Area officials warn of cuts in spending

Revenue dip deemed likely after attacks, economic downturn

September 30, 2001|By Larry Carson | Larry Carson,SUN STAFF

Baltimore-area governments expect the current economic downturn, combined with effects of the Sept. 11 terrorist attacks, to bite sharply into local tax revenues and public spending across the region.

With federal and state surpluses steadily shrinking, even in prosperous Howard County officials are warning that cuts in local spending may be needed before the current fiscal year ends July 1.

"We're looking at significant problems the rest of this year and serious problems next year," Howard County Executive James N. Robey told a citizens group recently after a briefing from Raymond S. Wacks, the budget director.

Local government leaders are not sure how much they will be affected because most planned for lower income tax revenues - especially from capital gains taxes on stock sales - but the signs are not good, officials said.

"We anticipate a slowdown. We have not attached a number as yet to the magnitude," said Douglas E. Brown, Baltimore's public policy analysis supervisor. A drop in tourism and resulting layoffs could hurt city revenues, he said, but it is too early to tell.

"High rollers sometimes fall farther," he said, referring to high-income places such as Howard County. The White House has lowered its federal budget surplus estimate to $120 billion - less than half the $281 billion originally predicted. Maryland, too, keeps lowering its sights. Comptroller William Donald Schaefer last week shaved $40.2 million off the latest state estimate.

Capital gains "is the big unknown," said John R. Hammond, Anne Arundel's budget officer.

He said he is nervously watching as airlines lay off thousands of employees - many of whom live in Anne Arundel County. With Baltimore-Washington International Airport in the county and Ronald Reagan Washington National Airport in Northern Virginia closed, there could be a rippling impact, Hammond said.

"Consumer confidence has just been rocked back on its heels since Sept. 11. Consumer confidence is flat on it's back" though real estate remains hot, he said.

Harford County is benefiting from cautious budgeting, a hiring slowdown and an increase in the local share of the state income tax, said John J. O'Neill, administrative officer.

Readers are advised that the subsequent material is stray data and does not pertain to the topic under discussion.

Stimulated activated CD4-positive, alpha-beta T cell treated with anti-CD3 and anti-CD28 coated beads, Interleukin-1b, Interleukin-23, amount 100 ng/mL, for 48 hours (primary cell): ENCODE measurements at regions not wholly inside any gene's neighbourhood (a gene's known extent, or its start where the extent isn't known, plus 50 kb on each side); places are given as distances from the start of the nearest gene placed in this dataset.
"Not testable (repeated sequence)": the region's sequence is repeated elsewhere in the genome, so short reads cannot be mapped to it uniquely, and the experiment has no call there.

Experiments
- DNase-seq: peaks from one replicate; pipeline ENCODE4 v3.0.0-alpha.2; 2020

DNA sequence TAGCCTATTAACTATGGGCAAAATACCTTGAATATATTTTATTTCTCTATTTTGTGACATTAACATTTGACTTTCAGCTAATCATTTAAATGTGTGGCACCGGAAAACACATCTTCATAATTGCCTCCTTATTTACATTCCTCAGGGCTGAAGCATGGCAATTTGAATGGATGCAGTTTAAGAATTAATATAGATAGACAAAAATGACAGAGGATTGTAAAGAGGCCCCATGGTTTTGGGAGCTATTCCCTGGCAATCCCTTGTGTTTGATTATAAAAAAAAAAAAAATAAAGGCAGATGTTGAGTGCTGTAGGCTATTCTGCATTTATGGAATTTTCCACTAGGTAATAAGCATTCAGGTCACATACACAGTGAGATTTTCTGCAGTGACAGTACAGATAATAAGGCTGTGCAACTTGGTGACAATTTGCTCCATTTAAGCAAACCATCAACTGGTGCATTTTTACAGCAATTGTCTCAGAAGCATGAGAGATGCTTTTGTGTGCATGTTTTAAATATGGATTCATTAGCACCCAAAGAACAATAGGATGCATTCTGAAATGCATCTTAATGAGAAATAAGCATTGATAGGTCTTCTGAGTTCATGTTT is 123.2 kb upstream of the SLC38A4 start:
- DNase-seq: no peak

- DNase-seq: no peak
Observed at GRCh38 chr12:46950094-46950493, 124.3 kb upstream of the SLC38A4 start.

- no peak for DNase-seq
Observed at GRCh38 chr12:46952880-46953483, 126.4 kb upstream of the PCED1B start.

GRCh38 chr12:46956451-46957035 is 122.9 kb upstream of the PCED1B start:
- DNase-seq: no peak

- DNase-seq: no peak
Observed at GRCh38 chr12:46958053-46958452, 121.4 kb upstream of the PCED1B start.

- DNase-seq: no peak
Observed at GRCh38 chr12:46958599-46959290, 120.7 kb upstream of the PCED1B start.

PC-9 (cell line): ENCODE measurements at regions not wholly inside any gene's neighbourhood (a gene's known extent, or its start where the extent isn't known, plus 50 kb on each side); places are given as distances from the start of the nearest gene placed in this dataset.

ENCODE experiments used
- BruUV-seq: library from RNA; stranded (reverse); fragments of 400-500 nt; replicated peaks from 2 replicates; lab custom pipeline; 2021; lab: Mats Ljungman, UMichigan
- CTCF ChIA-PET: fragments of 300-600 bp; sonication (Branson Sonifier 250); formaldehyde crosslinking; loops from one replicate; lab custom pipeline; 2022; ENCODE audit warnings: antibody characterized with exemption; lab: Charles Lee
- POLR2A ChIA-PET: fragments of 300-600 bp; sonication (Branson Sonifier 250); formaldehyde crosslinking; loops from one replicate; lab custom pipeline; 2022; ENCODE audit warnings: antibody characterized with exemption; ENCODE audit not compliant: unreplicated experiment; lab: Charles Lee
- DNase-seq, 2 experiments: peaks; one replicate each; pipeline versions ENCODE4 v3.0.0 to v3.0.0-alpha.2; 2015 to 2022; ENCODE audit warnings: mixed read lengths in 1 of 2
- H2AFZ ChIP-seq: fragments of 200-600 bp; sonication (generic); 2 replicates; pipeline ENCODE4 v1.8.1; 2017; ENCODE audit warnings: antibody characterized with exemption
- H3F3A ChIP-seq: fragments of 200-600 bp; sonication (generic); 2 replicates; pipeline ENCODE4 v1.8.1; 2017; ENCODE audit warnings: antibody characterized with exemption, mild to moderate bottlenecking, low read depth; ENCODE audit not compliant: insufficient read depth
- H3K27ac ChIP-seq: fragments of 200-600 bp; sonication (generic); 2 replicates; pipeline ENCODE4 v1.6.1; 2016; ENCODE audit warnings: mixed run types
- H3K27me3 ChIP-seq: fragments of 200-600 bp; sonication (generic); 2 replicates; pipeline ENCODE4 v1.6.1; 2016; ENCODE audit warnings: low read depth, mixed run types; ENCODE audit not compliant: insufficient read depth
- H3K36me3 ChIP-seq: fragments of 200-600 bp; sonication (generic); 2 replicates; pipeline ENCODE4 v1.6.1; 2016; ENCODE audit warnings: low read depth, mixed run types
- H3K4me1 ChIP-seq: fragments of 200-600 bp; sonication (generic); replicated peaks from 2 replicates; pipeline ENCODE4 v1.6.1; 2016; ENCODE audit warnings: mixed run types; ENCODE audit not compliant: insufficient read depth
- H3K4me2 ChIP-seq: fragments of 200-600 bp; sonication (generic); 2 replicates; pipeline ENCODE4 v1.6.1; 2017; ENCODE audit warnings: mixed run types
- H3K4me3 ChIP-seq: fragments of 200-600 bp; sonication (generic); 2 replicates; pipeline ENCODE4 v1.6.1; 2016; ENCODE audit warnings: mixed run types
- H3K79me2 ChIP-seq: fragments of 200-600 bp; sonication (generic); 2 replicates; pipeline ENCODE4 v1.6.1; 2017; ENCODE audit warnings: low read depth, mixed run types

In Baltimore County, where officials learned painful lessons from the 1991 recession, Fred Homan, the budget director, made sure that surplus revenues were used for one-time expenses, not new jobs or long-term programs.

"We have seen some impact" from declining revenues, said Elise Armacost, spokeswoman for County Executive C.A. Dutch Ruppersberger, but the county has been planning for a recession and expects an $8 million boost from unbudgeted surplus left from the last fiscal year.

"We're certainly at a time when we need to be very careful," she said.

Wacks' fear that capital gains revenues may virtually disappear is warranted, O'Neill said.

"We're seeing the same things he's [Wacks] seeing. The bottom was falling out of the stock market before Sept. 11 and certainly since."

Carroll County officials also see less revenue growth next year, but they are not sure of the impact. "The rate of growth is declining," said Steve D. Powell, director of the office of management and budget.

Howard County has enjoyed four consecutive years of year-end surpluses that have pumped $36 million in unbudgeted, leftover cash into school construction and other projects. But Wacks said he expects virtually nothing extra to be left from the fiscal year that ended June 30.

"People are generally not going to have capital gains income next year - or losses. As the economy slows, we're going to see impacts on our revenues," he said.

"Logic tells us there's going to be a downturn," he said.

The year-end surpluses have declined from $12 million in Robey's first year, to about $6 million left over from the budget year ended June 30 of last year.

Already, John R. O'Rourke, Howard's school superintendent, has requested $63.6 million in capital budget funding - $7 million more than was granted last year. School officials are striving to provide enough classrooms for Howard's burgeoning population of school-age children, but inflated construction costs are adding $6 million to the price tag, they said.

Officials say that operating expenses are bound to increase, too, noting annual pay increases and health insurance costs in most jurisdictions.

"Clearly there's been a big economic contraction over the last two weeks or so. Whether that continues or not, we'll see," Wacks said.

And his forecasts last November of a 40 percent drop in capital gains revenue now seems rosy, Wacks said, based on talks he has had with financial professionals.

Robey is cautiously considering the advice, he said, but has not decided on any particular belt-tightening measures.

"Right now, there's a concern. On the horizon, the clouds are darkening on the economy. Howard is doing well, but we have to be prepared to react," Robey said.

Robey said he has not briefed the County Council, but Chairman Guy J. Guzzone, a North Laurel-Savage Democrat, said he has been expecting bad news.

"It's predictable given what we're seeing in the overall economy," Guzzone said.

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